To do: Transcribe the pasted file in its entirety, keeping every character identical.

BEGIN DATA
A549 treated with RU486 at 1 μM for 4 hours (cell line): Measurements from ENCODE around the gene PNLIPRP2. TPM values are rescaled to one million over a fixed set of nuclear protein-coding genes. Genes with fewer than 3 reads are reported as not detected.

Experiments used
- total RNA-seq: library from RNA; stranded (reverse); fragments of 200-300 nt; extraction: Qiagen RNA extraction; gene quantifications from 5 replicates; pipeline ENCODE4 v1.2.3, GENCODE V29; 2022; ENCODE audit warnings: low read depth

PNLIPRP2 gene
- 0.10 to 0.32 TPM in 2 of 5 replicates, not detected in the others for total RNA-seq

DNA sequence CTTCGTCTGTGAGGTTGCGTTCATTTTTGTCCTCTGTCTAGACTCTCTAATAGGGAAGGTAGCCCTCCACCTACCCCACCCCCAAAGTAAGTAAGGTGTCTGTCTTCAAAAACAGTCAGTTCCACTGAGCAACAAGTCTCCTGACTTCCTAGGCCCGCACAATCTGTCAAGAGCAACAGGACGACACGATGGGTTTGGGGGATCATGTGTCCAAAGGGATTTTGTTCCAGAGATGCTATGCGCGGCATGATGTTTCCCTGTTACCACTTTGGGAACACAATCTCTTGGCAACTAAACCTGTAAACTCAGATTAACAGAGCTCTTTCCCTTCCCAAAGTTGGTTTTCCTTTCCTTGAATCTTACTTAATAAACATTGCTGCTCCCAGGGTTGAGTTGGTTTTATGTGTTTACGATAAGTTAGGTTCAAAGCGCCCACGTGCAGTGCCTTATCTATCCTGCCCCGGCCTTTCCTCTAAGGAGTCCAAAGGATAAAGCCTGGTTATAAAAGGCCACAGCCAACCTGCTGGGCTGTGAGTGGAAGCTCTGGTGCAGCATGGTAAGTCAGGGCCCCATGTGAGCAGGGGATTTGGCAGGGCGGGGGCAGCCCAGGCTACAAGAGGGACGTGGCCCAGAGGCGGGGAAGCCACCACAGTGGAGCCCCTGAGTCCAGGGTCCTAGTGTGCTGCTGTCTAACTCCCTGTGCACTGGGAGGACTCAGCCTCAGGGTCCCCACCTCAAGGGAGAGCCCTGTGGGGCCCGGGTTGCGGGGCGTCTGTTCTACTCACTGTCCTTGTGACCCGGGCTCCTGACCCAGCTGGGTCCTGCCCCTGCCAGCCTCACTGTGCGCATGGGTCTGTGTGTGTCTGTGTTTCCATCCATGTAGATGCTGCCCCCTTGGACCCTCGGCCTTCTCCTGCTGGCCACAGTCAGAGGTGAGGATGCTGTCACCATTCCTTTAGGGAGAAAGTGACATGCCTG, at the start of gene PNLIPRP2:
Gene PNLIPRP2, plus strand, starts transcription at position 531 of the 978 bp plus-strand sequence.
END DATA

A549 treated with RU486 at 1 μM for 4 hours (cell line): Measurements from ENCODE around the gene PNLIPRP2. TPM values are rescaled to one million over a fixed set of nuclear protein-coding genes. Genes with fewer than 3 reads are reported as not detected.

Experiments used
- total RNA-seq: library from RNA; stranded (reverse); fragments of 200-300 nt; extraction: Qiagen RNA extraction; gene quantifications from 5 replicates; pipeline ENCODE4 v1.2.3, GENCODE V29; 2022; ENCODE audit warnings: low read depth

PNLIPRP2 gene
- 0.10 to 0.32 TPM in 2 of 5 replicates, not detected in the others for total RNA-seq

DNA sequence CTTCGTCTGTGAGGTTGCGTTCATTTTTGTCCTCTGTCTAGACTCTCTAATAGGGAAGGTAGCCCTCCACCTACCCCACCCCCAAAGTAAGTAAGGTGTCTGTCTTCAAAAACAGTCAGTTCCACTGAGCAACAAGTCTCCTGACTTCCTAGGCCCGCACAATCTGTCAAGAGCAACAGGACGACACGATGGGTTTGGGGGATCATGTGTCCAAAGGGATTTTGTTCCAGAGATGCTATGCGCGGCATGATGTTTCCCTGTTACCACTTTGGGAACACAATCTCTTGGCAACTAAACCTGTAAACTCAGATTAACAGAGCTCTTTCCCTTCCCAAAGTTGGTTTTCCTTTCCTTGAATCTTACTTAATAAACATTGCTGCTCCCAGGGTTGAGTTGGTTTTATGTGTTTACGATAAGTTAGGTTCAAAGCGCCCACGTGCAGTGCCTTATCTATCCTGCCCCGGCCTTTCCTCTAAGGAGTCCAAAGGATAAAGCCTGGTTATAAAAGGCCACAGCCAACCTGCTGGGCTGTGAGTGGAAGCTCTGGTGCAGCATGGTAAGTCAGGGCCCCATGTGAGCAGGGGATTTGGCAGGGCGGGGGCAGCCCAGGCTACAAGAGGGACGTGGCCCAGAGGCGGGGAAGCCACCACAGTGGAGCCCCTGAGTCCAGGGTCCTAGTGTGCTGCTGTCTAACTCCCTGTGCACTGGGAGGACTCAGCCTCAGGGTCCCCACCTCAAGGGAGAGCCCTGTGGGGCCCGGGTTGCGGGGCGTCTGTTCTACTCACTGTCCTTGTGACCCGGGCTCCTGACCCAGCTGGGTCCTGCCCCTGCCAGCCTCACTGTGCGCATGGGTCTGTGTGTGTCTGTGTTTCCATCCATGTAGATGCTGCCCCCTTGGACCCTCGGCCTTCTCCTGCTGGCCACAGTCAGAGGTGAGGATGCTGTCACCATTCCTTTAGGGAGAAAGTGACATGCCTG, at the start of gene PNLIPRP2:
Gene PNLIPRP2, plus strand, starts transcription at position 531 of the 978 bp plus-strand sequence.